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Amy Grossberg (born 1978) delivered a baby at a Comfort Inn in Newark, Delaware, in November 1996, assisted only by her then-boyfriend Brian Peterson, who later threw the baby into a dumpster. In March 1998, Peterson pled guilty to manslaughter and served a two-year sentence; on April 22, 1998, Grossberg agreed to a plea bargain, and was sentenced to a two-and-a-half years in prison on July 9, 1998.

Grossberg and Peterson dated while at Ramapo High School, growing up in the affluent suburb of Wyckoff, New Jersey. Amy successfully hid the pregnancy from her parents. Amy most wanted to shield it from her mother. Grossberg wore baggy clothes and avoided her parents for the course of the nine months. In September, she enrolled as a freshman at the University of Delaware, while Peterson enrolled at college in Gettysburg, Pennsylvania.

In November 1996, the eighteen-year-old's water broke. Peterson drove the three hours from his college to hers, and checked them into the Comfort Inn in Neware, Delaware. Grossberg delivered the unnamed child on November 12. Conflicting stories have made the subsequent events a mystery to anyone except the couple, but Peterson and Grossberg claim they believed the infant to be stillborn, wrapped him in a garbage bag, and disposed of him in a dumpster.

The bloody sheets were discovered by a cleaning woman, who immediately contacted police. K-9 Police dogs found the body in the dumpster. Upon returning to school, Grossberg began to have severe seizures as a result of not having expelled the placenta. She was taken to a hospital, and it was clear to the doctors that she had just given birth. Not long after, police officials and the hospital put the two incidents together.

The couple’s initial claim that the child was stillborn was quickly rejected. An autopsy indicated that the infant was delivered alive and that the cause of death was several head fractures and Shaken Baby Syndrome. The cause of the injuries was inconclusive. The D.A. announced that he would charge the couple with first degree murder and pursue the death penalty against them. Peterson and Grossberg, who at first seemed to remain a loving couple, turned on each other and each began blaming the other. In December 1996 they were indicted for the murder. Peterson stated emphatically that Grossberg told him to “get rid of it!”; Grossberg claimed that Peterson acted alone in putting the boy into the dumpster.

In March 1998, Peterson pled guilty to manslaughter in exchange for his testimony against Grossberg at her trial. In addition to his initial claims, he stated that he tried to get Amy to a hospital, but she refused. When Grossberg heard Peterson's statement in detail, she agreed to a plea bargain, on April 22, 1998. She admitted to unintentionally causing the death of the infant and said that she and Peterson never planned to kill the baby. A concern of attorneys for both defendants in regard to going to trial was that the pictures of the baby's head (it was noted on Court TV that such pictures could not be shown on television) would be displayed in court and lead to more severe penalties.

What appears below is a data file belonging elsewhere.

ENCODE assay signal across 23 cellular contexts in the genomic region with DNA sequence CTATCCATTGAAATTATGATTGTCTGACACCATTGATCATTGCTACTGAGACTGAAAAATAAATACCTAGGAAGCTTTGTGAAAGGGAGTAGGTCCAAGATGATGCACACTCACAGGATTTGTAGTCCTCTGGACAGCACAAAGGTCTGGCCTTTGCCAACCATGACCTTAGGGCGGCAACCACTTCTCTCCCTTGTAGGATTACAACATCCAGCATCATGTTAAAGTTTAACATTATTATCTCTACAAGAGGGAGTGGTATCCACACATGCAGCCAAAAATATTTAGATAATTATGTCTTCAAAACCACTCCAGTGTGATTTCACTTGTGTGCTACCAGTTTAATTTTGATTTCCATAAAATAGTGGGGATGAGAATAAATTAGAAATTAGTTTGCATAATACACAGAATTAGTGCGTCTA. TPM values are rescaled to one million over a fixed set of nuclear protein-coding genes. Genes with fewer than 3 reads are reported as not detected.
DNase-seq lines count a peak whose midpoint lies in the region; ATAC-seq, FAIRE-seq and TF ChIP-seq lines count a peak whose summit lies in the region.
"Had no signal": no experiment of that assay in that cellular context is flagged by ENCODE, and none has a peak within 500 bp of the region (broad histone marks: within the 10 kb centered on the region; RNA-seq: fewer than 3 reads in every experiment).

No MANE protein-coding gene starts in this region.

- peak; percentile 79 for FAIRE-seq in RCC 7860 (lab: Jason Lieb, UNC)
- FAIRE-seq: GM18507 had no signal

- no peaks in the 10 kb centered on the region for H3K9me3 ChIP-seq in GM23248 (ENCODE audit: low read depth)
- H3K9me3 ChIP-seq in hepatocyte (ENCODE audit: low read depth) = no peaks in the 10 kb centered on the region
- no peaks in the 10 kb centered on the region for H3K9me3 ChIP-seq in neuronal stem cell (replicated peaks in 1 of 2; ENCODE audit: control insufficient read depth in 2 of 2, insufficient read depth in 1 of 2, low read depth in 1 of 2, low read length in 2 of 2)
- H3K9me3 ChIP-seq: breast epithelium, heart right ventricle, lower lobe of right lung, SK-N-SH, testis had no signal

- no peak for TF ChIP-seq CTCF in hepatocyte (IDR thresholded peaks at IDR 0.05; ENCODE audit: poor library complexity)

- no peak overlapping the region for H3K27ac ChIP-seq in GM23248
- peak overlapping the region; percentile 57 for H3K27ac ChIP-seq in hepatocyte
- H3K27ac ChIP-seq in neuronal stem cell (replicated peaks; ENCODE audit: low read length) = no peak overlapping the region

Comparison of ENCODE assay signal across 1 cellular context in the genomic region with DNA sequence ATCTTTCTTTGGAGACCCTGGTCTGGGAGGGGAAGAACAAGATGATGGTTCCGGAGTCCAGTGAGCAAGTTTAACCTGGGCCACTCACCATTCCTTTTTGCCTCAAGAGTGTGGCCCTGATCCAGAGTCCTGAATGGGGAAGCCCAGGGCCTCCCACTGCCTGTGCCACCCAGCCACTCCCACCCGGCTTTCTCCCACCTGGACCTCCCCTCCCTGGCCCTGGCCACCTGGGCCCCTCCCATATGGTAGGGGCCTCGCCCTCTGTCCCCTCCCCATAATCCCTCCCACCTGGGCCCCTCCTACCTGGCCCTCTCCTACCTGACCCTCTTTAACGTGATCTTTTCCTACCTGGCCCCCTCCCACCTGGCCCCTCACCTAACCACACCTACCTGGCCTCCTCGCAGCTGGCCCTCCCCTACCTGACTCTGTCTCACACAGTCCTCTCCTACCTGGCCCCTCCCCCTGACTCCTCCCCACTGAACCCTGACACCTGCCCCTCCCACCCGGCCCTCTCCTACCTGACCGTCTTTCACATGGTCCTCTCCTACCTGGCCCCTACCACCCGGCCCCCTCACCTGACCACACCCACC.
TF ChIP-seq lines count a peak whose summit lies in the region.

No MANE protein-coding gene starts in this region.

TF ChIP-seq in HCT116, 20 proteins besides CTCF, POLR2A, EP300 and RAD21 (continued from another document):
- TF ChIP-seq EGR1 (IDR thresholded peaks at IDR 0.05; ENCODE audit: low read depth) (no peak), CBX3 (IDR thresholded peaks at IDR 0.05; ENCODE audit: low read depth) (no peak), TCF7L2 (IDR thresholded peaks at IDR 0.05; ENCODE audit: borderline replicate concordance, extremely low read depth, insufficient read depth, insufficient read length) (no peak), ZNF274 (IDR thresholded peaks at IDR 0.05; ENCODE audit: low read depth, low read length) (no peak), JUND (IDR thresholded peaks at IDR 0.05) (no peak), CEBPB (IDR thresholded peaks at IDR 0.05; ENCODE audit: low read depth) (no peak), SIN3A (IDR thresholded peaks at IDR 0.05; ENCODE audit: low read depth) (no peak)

While Peterson was sentenced to two years, Grossberg was held to be more responsible and was sentenced to two-and-a-half years.

Not all forensic pathologists agree with the fact that the baby was born alive. Some feel that infant was likely stillborn or drew breath once or twice before dying. Bruising to a baby's head can also occur during birth, particularly if the mother is young, it's her first child, and the mother has a small pelvis. The baby also had congenital abnormalities, increasing the likelihood of stillbirth.

A Season 8 episode of Law & Order was based on the case as were episodes of The Practice and Homicide: Life on the Street.

The Love of My Life

Peterson and Grossberg's story was fictionalized by the writer T. Coraghessan Boyle in his collection of short stories, After The Plague, the story was entitled "The Love of My Life" (pages 121-139). Boyle found the story in a newspaper and was curious how a loving couple could make up their minds to commit the crime they did and explored their points of view through his fictional characters, China Berkowitz and Jeremy (surname unknown) and followed the case history as closely as possible to build an accurate picture of what Peterson and Grossberg went through, changing only such details as the names of the people involved and the sex of the infant.

Brian Peterson went on to get married and now lives in Florida. Amy Grossberg started a high end greeting card business with her parents.

See also

The true story of Amy Grossberg and Brian Peterson was told in a non-fiction crime book by journalist Doug Most, who covered the case for The Record of Hackensack, N.J. for more than two years. The book was called "Always in Our Hearts: The story of Amy Grossberg, Brian Peterson, the pregnancy they hid and the child they killed." In the book, Most traces the story from their high school days in New Jersey through the pregnancy and secret delivery in a motel room to the court hearings and ultimately the sentencing. Of the book, Kirkus Reviews called it a "true crime page turner" and Booklist said, "Teens will be drawn to this examination of a horrific crime committed by two bright college students."

Sources

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Amy S. Grossberg (born 1978) delivered a baby at a Comfort Inn in Newark, Delaware, in November 1996, assisted only by her then-boyfriend Brian C. Peterson, who later threw the baby into a dumpster. In March 1998, Peterson pled guilty to manslaughter and served a two-year sentence; on April 22, 1998, Grossberg agreed to a plea bargain, and was sentenced to a two-and-a-half years in prison on July 9, 1998.